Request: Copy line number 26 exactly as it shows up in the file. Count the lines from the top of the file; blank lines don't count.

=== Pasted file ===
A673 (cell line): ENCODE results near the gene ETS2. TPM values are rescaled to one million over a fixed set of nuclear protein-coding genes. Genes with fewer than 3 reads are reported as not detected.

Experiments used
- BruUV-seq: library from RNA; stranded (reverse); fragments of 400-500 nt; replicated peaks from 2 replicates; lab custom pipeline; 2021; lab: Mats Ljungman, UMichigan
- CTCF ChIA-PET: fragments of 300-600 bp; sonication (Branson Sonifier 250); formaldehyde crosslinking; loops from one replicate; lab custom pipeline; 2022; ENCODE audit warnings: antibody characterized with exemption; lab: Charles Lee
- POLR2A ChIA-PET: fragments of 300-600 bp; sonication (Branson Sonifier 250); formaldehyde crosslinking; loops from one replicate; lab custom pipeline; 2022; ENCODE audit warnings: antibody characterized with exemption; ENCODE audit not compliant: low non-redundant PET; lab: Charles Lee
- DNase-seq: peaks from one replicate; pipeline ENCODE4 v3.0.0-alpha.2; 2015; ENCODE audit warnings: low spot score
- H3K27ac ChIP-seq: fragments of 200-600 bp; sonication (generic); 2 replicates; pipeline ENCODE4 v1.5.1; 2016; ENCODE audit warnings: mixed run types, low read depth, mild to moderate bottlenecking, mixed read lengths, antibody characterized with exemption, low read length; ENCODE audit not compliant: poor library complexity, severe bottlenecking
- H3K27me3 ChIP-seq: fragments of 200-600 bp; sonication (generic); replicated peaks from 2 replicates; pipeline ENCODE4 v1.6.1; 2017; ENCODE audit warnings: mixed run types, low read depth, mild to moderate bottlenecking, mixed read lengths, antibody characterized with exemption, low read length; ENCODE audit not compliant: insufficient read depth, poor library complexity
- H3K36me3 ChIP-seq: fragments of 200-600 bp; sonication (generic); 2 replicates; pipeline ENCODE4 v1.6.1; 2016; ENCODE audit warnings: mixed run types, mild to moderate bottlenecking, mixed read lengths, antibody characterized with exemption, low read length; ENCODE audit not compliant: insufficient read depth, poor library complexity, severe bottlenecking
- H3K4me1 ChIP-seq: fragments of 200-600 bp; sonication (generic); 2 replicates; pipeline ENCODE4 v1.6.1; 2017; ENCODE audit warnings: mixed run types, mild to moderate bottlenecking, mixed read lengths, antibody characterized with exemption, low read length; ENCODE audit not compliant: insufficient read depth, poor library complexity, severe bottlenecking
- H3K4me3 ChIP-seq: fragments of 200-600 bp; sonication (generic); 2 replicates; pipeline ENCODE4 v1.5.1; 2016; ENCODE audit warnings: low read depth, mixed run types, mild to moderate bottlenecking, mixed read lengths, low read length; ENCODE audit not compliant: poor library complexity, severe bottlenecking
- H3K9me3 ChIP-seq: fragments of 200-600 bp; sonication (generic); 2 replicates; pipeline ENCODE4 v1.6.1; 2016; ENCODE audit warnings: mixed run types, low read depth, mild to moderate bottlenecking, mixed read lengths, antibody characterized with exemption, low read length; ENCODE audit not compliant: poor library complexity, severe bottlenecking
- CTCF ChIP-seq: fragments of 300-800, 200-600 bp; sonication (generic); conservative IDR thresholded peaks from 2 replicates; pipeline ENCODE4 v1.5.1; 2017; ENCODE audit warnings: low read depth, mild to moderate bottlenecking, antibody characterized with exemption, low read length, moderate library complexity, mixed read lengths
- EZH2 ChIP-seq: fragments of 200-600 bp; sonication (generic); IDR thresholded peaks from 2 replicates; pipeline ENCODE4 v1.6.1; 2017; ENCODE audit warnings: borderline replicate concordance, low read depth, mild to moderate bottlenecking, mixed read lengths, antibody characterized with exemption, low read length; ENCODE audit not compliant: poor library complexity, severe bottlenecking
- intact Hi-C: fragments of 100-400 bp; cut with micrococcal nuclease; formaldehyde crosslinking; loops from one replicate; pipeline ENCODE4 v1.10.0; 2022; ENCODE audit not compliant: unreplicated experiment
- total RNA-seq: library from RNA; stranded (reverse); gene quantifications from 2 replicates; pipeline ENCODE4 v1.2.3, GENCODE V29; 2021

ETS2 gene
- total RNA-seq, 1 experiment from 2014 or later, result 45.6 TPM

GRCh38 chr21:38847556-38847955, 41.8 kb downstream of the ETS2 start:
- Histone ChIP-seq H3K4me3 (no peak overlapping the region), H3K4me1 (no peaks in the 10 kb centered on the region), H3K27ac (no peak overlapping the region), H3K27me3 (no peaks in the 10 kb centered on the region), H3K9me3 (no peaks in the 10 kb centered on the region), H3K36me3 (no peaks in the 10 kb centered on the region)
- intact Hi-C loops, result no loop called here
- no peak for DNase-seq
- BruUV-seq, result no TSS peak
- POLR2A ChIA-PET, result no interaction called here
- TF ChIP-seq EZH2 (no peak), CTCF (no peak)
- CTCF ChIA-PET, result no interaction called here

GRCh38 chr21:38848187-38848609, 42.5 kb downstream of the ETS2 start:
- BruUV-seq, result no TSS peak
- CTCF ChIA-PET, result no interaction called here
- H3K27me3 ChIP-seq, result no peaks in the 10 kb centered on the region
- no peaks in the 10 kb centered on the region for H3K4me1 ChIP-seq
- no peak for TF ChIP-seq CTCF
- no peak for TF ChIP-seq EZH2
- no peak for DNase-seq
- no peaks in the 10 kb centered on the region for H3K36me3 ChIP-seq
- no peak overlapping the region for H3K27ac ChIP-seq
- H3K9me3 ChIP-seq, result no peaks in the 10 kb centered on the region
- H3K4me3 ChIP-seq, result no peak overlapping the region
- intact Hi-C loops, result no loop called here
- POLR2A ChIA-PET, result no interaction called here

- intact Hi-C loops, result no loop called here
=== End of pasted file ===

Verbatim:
- CTCF ChIA-PET, result no interaction called here